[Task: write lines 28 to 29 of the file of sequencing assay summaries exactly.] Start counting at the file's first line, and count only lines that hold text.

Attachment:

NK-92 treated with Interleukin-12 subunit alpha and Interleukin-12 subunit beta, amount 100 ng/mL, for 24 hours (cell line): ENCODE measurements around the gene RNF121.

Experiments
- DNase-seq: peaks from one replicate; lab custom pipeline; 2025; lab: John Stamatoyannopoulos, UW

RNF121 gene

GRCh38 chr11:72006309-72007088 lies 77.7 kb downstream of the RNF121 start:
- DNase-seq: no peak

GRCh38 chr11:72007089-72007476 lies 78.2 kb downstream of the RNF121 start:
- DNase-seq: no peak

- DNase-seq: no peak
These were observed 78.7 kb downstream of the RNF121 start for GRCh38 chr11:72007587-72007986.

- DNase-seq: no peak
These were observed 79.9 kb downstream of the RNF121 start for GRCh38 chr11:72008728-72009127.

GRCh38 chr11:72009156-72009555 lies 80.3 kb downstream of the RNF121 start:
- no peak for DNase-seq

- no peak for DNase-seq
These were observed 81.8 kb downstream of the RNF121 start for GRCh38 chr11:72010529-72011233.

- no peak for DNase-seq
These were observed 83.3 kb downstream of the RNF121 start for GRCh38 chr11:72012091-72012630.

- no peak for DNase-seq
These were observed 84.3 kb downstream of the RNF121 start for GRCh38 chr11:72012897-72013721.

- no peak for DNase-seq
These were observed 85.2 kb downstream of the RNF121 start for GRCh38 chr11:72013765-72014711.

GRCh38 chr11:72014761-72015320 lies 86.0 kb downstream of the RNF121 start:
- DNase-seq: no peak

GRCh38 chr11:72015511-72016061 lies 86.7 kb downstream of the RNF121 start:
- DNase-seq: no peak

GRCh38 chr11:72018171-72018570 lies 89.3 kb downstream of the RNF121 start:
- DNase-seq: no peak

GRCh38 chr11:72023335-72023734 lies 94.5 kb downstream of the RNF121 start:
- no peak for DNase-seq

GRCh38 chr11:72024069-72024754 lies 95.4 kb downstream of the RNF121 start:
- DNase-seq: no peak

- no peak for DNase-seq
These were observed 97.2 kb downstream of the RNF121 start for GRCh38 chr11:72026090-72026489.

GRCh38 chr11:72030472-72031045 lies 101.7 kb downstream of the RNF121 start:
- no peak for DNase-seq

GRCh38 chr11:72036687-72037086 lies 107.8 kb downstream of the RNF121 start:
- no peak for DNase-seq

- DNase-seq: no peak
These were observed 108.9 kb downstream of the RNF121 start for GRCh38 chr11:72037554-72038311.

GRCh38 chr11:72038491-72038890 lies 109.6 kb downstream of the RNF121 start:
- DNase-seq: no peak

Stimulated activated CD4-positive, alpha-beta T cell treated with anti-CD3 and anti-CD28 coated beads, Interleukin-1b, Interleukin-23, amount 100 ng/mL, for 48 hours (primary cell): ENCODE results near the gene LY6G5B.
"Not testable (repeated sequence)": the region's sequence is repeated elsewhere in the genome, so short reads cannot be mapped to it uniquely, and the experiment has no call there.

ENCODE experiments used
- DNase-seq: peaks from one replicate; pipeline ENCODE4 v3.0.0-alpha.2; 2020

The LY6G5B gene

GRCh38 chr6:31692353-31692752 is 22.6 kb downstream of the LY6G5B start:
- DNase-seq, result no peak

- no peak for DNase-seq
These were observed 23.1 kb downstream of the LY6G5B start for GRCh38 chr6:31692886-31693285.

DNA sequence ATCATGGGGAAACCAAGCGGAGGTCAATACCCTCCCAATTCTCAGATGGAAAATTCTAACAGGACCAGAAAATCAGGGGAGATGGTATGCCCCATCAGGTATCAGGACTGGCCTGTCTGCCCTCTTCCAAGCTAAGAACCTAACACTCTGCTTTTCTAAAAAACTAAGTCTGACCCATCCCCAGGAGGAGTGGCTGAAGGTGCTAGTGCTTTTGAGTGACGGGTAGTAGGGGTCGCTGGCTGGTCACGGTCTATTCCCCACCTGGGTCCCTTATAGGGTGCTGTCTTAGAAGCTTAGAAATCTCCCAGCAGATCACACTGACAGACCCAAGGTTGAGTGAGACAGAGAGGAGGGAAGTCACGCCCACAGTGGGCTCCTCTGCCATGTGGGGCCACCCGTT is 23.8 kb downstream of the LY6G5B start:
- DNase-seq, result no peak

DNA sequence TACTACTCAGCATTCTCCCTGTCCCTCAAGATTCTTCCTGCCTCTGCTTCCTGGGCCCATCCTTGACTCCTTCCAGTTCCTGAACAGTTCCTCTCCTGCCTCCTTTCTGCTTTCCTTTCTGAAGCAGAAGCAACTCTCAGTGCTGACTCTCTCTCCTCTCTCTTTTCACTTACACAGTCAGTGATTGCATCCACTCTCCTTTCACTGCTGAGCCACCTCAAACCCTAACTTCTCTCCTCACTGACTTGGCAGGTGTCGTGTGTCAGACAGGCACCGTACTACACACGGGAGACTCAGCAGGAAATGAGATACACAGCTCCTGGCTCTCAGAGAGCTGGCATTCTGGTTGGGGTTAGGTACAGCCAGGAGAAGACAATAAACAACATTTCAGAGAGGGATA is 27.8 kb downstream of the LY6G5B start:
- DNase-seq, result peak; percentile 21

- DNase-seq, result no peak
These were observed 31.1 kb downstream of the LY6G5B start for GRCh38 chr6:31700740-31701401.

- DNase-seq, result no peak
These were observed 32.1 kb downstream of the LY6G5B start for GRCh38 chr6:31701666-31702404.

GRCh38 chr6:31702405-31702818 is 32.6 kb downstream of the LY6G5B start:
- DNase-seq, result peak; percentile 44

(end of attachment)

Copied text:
- DNase-seq: no peak

GRCh38 chr11:72023335-72023734 lies 94.5 kb downstream of the RNF121 start: